The Prince George's County Board of Education voted last night to spend $5.1 million for computers to improve the quality of education at all elementary schools that are not part of the county's magnet or enrichment programs.

Most of the 1,220 computers will be distributed, starting in April, to 288 second- and third-grade classrooms in 68 elementary schools throughout the county. Each classroom will have four computers. In addition, one computer will be installed in each principal's office to monitor student progress and help teachers with instruction plans.

The continuing popularity and success of the system's magnet program, which is the key to the county's desegregation effort, and its proposed expansion have prompted the board to seek ways to improve learning at schools without magnet programs and ones that are not part of a special enrichment program. The latter program, called Milliken II, gives certain schools extra instructional incentives, such as computers, because their locations make them difficult to desegregate by busing.

School officials said the addition of computers to the other schools should improve the quality of education there and enable teachers to give more individual attention to pupils. Desegregation efforts would be aided if the addition of the computers persuades parents that quality education can be had at their neighborhood schools.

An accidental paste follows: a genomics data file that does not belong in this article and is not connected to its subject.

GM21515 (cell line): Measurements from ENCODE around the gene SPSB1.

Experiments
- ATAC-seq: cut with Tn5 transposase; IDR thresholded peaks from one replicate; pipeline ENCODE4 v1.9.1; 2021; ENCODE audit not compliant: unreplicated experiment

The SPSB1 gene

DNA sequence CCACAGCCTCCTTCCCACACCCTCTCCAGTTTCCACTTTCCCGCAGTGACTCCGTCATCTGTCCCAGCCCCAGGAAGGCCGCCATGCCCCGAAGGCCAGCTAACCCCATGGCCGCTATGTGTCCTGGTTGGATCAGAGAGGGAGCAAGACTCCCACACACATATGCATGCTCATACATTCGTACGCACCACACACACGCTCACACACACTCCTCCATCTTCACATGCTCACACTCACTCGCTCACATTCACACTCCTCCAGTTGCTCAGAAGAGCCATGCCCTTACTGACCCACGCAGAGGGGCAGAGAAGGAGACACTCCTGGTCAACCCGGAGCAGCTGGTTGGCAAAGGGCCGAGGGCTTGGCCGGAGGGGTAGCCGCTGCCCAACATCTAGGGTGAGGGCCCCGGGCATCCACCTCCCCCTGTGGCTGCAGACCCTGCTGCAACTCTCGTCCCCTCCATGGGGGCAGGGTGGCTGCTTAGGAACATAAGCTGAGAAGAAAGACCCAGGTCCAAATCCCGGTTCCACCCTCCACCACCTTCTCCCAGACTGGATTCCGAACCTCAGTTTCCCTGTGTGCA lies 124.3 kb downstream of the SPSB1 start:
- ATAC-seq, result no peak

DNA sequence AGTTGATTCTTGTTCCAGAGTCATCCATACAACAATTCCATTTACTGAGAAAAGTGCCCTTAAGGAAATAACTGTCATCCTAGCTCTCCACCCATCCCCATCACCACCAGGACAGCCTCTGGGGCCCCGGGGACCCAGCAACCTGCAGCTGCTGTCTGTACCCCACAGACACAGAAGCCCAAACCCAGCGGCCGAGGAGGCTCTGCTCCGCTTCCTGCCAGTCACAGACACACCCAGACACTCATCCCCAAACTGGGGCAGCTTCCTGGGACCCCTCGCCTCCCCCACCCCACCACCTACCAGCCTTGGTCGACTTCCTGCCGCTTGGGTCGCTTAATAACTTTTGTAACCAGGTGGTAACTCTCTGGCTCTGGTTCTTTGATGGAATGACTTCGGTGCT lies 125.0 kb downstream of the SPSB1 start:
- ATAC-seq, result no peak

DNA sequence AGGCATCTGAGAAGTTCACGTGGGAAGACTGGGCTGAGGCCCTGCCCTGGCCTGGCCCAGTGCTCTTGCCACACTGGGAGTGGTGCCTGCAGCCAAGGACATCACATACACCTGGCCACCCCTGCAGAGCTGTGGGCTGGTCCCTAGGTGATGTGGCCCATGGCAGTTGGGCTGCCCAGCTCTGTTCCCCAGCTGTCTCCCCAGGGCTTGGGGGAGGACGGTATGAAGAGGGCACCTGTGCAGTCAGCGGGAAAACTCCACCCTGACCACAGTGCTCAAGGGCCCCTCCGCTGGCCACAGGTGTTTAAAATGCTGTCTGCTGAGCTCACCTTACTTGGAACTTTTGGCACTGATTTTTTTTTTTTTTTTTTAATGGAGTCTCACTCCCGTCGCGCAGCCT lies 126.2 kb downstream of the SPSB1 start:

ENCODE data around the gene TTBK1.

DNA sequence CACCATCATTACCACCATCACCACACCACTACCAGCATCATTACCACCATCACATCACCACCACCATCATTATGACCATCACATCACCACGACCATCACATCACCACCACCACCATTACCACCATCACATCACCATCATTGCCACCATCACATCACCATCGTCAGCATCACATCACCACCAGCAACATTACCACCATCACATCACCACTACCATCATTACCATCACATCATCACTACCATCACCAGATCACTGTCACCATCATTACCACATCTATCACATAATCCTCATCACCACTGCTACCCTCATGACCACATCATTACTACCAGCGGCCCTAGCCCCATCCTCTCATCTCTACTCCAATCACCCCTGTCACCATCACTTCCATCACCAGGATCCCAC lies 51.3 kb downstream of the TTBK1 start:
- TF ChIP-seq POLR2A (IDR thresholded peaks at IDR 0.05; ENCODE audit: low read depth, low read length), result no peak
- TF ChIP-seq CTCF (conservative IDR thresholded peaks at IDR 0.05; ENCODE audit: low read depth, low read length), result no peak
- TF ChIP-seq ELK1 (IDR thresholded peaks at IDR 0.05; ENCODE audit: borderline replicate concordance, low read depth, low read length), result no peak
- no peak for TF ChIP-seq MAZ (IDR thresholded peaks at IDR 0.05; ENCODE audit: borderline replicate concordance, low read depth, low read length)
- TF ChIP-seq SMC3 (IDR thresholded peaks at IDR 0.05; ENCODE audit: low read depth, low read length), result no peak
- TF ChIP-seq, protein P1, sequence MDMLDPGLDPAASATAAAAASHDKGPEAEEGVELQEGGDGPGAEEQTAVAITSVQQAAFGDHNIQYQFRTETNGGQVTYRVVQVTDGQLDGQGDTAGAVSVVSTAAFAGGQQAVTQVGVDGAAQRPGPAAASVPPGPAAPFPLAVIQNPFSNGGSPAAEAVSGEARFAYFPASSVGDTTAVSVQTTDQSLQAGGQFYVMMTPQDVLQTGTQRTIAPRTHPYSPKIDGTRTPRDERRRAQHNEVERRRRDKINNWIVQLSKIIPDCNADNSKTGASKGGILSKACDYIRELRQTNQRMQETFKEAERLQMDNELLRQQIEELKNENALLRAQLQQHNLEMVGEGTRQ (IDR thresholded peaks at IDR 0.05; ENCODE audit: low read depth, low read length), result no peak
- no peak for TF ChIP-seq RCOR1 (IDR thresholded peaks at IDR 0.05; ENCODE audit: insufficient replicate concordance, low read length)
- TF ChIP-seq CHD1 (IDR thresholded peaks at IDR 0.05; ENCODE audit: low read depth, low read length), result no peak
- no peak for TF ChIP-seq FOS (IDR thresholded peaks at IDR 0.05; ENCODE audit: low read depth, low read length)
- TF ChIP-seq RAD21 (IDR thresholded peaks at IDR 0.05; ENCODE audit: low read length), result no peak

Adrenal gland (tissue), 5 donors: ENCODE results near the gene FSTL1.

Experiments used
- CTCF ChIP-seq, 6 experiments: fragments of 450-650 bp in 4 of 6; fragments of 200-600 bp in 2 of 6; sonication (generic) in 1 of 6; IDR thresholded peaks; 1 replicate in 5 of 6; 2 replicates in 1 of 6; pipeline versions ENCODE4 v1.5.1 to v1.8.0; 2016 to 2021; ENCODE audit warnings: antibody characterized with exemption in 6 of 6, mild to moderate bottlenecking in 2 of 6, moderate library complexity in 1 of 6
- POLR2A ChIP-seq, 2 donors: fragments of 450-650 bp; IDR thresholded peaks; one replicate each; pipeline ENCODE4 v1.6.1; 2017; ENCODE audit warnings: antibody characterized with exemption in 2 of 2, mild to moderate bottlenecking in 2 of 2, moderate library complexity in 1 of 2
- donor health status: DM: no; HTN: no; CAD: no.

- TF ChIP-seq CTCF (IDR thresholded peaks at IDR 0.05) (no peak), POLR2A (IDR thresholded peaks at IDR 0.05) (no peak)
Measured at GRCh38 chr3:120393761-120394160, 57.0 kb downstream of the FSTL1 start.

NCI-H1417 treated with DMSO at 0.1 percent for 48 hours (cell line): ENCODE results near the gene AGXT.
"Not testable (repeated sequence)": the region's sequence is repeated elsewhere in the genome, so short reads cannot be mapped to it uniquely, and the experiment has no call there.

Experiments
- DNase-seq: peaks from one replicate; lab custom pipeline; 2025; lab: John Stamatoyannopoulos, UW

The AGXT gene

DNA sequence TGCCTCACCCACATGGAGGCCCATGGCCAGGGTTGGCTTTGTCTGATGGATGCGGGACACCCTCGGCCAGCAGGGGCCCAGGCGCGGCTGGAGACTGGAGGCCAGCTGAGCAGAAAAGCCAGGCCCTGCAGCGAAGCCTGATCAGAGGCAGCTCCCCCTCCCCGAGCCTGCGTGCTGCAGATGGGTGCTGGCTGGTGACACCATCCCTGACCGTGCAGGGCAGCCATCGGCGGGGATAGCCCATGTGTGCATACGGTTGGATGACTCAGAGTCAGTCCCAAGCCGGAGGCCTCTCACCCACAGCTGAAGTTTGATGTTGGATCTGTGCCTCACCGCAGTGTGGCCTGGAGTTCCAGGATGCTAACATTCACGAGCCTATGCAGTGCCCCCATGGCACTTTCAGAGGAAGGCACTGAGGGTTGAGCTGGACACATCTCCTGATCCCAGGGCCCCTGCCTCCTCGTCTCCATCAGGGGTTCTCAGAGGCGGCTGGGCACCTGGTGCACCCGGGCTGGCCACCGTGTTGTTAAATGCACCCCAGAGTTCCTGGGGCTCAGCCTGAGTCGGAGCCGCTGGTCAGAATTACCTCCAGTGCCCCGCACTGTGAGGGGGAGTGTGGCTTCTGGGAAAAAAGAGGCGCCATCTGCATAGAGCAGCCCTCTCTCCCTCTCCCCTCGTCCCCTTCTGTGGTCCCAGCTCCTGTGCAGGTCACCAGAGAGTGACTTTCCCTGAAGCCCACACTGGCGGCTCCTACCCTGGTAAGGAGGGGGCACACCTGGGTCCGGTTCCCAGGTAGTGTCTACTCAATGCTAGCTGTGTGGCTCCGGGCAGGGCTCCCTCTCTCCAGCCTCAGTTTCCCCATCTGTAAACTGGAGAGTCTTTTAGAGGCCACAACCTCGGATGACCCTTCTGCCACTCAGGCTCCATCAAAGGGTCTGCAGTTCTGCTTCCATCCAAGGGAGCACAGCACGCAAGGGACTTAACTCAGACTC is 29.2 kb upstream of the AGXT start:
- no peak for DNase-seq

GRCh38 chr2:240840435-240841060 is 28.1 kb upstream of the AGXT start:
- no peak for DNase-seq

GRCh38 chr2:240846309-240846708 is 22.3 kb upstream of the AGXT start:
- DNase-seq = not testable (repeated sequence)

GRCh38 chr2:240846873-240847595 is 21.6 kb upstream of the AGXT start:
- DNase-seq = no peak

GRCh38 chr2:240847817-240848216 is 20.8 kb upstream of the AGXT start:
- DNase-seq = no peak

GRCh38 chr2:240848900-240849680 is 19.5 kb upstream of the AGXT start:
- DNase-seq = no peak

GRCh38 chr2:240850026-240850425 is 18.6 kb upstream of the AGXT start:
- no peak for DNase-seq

School officials said the project is the largest computer education program in the system's history. They said it differs from programs in other large school systems because it will place computers in the classroom instead of requiring students to go to computer labs.

"We can individualize instruction. We can attack directly each kid's learning program. We can place these kids appropriately in the {software} courses so they can complete the objectives at their grade level," said George Ridler, associate superintendent for administration.

"Nobody does it like this," said Superintendent John A. Murphy. "We try to take a unique approach to deal with pupil learning."

The plan to acquire the computers was discussed as early as last summer, said school system spokesman Brian Porter. He said recent test score achievements by students at Dodge Park Elementary, one of the Milliken II schools equipped with a computer lab and special resource teachers, led some officials to believe that success can be duplicated in other schools.

"At Dodge Park, we didn't pay attention until the scores hit, then boom . . . . This is just the beginning," Porter said. "Classrooms of the future will all be designed with electronic teaching aids."

Ridler said the computers would not only supplement regular class instruction but also enable teachers to do more.

The IBM computers operate with compact disks that hold as much information as a volume of an encyclopedia, Porter said. While a teacher works with some of the students, a smaller group will sit and work on the computers, which Porter likened to "electronic teachers' aides."

School board members were unanimous in their enthusiasm for the program. "I love it," said Angelo Castelli, a board member from District 8. "This is the way to go. The computers will broaden the perspective of the kids."

Teachers who will be trained on the computers will spend a half day each week learning to use them, Ridler said. He added that the training period will be more than a year.

He said all the computers should be installed by the end of June.